The radical reform of capital gains tax announced in the pre-Budget report
could cause a massive increase in tax avoidance schemes, advisers have
Experts said the 18% flat rate of CGT would prompt taxpayers to take
advantage of any loopholes in the new, simplified regime.
‘People will be looking to devise schemes that disguise income as investment.
With no more time limits on capital gains the possibility is there to classify
short-term income as a capital gain and pay 18% rather than 40%. Anti-avoidance
is in place, but there will be opportunities,’ said Bill Dodwell, head of tax
policy at Deloitte.
Cat-and-mouse games between the taxman and taxpayers over avoidance schemes
relating to the changes in capital gains tax may be the most daunting prospect
of all for HM Revenue & Customs, as the government desperately defends the
A combination of business groups and trade unions have opposed the changes,
while the Conservatives have pledged to oppose the changes in parliament.
A flurry of activity is expected over the next few months as wealthy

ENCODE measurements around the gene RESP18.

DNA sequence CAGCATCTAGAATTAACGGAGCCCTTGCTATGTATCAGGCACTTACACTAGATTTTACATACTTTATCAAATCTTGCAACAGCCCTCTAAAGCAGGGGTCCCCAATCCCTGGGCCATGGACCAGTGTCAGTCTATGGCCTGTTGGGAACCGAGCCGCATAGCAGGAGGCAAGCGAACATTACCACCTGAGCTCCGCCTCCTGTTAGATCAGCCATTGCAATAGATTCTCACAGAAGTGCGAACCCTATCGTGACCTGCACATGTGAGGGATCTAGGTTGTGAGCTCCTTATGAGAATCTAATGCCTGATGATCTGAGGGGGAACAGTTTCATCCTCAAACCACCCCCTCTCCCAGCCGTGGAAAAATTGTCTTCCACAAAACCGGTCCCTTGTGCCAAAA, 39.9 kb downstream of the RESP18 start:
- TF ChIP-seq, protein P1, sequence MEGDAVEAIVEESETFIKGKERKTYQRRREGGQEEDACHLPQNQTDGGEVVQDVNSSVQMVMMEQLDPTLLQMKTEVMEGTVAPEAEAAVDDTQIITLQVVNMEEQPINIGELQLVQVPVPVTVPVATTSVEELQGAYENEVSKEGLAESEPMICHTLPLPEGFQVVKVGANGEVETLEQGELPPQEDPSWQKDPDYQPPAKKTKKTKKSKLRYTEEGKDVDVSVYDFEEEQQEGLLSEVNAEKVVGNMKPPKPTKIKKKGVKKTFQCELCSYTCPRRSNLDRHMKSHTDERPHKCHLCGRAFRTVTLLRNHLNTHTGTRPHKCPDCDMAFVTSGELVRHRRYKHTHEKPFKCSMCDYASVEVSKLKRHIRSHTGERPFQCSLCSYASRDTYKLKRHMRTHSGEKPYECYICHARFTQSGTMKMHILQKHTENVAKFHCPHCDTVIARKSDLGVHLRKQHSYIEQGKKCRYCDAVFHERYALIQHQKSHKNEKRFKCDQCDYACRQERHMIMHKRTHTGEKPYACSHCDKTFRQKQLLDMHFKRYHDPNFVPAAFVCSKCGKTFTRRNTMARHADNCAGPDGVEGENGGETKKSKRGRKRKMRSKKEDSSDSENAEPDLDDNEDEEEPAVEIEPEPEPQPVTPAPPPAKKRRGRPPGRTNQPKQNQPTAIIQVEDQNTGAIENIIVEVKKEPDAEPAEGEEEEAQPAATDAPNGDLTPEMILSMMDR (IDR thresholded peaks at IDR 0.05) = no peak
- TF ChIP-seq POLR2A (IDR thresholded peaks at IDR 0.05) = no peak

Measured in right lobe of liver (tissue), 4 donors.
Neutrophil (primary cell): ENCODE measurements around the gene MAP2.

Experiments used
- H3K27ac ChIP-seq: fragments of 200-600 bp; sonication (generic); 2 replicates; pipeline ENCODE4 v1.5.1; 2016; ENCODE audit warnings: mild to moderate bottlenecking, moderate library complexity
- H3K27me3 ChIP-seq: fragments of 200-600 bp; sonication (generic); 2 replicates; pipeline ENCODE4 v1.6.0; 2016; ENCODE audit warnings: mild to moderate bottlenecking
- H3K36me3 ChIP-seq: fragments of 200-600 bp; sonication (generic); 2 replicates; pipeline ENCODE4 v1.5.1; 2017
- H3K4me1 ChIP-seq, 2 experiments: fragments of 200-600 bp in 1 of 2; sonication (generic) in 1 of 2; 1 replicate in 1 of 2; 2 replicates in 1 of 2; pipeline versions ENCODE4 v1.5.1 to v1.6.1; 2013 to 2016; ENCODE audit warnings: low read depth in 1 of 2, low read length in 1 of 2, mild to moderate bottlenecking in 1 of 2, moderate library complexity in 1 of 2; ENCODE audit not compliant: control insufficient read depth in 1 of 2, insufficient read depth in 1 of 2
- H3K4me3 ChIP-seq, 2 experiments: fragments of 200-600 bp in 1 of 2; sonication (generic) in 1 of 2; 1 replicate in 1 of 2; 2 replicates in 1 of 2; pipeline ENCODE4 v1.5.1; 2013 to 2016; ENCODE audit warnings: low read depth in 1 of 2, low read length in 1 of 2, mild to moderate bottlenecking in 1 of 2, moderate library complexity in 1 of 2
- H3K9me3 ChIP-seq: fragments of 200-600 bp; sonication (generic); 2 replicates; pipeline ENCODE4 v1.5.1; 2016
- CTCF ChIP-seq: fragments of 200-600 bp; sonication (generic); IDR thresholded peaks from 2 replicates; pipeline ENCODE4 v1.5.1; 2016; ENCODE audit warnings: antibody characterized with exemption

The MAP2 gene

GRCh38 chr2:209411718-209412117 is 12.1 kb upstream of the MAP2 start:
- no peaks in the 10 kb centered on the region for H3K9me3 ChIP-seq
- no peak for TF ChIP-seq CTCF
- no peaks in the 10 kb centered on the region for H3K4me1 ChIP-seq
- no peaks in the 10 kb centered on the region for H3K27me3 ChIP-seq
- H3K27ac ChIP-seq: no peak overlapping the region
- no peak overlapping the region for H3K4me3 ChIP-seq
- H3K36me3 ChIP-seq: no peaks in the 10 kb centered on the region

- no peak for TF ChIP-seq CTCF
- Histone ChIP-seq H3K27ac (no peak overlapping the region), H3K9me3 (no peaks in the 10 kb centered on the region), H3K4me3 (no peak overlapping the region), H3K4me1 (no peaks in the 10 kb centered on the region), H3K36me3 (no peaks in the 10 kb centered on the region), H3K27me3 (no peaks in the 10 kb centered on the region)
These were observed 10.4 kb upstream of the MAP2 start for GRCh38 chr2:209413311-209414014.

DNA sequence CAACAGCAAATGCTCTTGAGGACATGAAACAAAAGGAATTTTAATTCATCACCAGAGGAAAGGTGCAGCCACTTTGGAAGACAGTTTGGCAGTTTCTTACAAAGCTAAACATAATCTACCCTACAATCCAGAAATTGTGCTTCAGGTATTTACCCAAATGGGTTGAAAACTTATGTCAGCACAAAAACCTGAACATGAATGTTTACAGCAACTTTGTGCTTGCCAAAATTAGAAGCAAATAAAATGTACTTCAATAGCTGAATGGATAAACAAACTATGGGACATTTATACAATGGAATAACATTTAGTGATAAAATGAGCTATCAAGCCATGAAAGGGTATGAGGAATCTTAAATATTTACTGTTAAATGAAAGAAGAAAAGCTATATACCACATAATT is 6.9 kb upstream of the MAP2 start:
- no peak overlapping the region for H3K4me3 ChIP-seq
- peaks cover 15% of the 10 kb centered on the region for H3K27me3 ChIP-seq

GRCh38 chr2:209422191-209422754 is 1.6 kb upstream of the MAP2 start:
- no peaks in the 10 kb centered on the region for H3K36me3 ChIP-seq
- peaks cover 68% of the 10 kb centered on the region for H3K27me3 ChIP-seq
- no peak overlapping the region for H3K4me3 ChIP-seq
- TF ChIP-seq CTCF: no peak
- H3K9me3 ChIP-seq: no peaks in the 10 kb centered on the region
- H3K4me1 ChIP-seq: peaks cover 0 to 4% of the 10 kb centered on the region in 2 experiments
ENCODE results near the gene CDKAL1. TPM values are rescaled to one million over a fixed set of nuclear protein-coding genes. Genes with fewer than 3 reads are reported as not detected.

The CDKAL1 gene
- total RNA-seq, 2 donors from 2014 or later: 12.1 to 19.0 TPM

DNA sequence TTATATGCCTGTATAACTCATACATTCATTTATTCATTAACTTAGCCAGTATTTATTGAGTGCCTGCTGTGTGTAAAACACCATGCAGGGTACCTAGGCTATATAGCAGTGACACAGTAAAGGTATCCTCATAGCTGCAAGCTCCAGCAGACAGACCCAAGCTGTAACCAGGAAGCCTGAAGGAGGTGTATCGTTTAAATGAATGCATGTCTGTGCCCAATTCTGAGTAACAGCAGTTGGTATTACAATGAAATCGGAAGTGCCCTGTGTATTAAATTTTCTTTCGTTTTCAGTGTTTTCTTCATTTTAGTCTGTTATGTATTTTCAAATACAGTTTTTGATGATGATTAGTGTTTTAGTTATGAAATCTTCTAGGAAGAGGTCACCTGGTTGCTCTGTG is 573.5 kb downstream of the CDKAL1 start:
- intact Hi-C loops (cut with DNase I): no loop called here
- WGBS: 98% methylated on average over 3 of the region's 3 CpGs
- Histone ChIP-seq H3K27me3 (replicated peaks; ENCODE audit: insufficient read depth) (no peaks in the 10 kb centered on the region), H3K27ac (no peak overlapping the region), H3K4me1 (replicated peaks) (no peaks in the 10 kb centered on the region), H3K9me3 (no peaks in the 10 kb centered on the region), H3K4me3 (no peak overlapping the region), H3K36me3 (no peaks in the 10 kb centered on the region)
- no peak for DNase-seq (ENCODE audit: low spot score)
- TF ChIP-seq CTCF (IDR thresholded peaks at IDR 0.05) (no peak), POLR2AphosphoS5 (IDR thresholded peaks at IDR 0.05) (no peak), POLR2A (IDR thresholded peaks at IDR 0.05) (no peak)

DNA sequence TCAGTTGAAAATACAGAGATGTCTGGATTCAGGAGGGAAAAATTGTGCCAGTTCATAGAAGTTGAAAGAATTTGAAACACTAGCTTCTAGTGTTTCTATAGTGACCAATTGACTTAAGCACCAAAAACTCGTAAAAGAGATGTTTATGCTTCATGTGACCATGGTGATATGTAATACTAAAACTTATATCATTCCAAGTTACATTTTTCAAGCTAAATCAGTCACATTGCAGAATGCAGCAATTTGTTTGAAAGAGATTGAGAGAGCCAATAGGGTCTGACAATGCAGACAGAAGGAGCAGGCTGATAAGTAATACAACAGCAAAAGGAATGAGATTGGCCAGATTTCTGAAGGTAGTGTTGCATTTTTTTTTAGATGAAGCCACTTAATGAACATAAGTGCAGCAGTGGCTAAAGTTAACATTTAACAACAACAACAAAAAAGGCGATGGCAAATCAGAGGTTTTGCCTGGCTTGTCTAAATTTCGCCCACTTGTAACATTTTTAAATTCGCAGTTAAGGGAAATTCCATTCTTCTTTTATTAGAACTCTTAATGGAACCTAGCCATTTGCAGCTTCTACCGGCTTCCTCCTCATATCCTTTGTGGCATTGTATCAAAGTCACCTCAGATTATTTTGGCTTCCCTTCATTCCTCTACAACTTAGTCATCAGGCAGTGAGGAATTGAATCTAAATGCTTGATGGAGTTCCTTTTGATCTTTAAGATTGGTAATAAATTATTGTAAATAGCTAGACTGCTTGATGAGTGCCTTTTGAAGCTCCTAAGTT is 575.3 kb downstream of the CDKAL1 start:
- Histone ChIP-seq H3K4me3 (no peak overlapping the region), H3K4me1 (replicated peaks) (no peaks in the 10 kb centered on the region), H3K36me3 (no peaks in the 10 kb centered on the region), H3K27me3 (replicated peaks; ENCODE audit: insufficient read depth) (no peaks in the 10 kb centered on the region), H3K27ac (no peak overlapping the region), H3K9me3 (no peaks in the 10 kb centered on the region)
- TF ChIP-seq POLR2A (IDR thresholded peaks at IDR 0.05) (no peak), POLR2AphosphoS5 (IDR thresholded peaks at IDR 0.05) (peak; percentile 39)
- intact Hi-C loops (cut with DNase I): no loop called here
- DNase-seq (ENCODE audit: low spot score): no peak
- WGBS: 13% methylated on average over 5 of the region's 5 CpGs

investors work out whether or not to use up capital gains allowances that have
built up over many years before the reliefs expire.
Owners of personal assets such as fine wine and paintings will see their tax
rate drop after April, but business assets may be put on the market in order to
benefit from the rules in place at the moment.
Small business owners might bring forward retirement to make the most of the
value stored up in their businesses, and investors in venture capital trusts and
enterprise investment schemes two products that Gordon Brown gave tax breaks
to may also sell up, according to Richard Allen, director of tax research at
tax consultancy Allenbridge.
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